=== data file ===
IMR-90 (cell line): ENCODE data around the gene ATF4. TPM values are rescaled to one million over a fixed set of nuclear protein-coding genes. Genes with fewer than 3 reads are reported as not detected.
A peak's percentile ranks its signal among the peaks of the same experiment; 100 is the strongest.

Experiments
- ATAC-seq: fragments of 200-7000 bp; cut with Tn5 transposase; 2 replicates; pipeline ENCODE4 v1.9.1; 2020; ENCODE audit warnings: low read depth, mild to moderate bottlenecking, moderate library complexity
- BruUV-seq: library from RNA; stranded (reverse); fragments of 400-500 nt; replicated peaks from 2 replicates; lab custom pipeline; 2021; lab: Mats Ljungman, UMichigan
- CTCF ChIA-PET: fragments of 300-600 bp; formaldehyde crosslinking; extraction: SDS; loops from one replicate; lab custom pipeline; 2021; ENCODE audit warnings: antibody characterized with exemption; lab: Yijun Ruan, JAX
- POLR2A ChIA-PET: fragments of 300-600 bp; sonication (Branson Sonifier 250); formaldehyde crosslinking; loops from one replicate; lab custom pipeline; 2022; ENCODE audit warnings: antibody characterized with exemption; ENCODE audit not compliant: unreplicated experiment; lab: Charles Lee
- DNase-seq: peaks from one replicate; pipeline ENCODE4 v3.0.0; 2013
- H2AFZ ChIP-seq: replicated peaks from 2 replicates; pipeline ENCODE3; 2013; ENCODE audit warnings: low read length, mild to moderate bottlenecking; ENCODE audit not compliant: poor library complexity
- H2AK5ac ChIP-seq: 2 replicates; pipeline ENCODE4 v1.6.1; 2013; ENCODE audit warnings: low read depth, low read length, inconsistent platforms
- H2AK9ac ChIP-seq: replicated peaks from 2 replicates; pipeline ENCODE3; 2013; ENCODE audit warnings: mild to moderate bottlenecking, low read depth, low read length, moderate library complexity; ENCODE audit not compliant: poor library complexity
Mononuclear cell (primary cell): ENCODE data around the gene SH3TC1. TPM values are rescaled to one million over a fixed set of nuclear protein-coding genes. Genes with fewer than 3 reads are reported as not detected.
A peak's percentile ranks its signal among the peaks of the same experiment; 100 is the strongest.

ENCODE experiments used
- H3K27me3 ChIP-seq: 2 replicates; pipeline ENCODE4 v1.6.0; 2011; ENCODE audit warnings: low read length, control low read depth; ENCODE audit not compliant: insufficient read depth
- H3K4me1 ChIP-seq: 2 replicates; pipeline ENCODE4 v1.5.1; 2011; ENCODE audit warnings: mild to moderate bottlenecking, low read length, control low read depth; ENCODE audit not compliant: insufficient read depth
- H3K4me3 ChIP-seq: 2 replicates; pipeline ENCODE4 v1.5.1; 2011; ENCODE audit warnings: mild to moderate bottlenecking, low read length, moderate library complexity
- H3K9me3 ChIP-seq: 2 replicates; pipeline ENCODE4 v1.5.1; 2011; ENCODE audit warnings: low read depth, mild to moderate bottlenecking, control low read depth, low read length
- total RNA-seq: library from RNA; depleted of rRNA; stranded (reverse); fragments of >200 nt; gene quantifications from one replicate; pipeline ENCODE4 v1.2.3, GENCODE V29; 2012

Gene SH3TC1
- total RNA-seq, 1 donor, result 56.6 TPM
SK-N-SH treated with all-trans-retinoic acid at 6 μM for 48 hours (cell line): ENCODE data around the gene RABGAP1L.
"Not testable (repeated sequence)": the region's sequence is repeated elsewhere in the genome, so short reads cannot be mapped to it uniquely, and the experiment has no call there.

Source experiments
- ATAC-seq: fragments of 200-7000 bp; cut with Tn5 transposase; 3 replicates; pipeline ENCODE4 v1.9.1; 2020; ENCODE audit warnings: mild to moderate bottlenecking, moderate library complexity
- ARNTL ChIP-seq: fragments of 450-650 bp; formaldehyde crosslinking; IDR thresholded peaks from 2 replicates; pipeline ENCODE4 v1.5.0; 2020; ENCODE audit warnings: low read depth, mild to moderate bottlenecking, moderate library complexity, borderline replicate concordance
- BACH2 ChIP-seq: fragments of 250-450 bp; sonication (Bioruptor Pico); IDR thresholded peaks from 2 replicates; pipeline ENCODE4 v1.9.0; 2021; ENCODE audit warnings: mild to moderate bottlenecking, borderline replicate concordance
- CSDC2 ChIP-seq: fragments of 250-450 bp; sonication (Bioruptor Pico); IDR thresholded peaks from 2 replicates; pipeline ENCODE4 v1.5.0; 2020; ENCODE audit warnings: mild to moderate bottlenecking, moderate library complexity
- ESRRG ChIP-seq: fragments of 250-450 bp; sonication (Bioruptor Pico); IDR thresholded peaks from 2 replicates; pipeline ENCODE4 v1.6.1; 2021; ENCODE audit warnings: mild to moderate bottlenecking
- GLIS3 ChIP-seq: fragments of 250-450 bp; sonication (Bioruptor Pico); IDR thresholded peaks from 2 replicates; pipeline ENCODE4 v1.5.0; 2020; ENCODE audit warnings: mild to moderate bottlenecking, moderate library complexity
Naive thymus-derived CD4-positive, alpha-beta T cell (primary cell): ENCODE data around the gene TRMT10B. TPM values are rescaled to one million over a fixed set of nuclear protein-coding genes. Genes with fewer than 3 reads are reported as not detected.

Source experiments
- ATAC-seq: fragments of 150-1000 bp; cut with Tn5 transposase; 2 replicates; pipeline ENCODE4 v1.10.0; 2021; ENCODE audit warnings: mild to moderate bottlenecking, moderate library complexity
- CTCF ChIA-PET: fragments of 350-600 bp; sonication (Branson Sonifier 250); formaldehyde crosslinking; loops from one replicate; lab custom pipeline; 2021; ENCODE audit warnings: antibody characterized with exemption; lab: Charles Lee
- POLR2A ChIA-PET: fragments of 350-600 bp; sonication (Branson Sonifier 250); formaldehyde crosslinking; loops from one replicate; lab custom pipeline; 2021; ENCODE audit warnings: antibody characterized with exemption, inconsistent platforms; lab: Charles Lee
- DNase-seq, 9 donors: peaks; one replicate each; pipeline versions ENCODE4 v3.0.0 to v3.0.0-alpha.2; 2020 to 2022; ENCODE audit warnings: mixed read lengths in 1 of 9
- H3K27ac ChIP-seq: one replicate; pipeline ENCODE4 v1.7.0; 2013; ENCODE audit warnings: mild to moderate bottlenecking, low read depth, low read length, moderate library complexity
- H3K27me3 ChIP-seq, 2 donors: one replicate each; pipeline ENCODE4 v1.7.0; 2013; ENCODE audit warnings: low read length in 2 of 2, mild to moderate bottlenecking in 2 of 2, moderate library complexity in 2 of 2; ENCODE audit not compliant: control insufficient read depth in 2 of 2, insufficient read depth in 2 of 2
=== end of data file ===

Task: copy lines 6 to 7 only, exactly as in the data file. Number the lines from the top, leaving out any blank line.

- CTCF ChIA-PET: fragments of 300-600 bp; formaldehyde crosslinking; extraction: SDS; loops from one replicate; lab custom pipeline; 2021; ENCODE audit warnings: antibody characterized with exemption; lab: Yijun Ruan, JAX
- POLR2A ChIA-PET: fragments of 300-600 bp; sonication (Branson Sonifier 250); formaldehyde crosslinking; loops from one replicate; lab custom pipeline; 2022; ENCODE audit warnings: antibody characterized with exemption; ENCODE audit not compliant: unreplicated experiment; lab: Charles Lee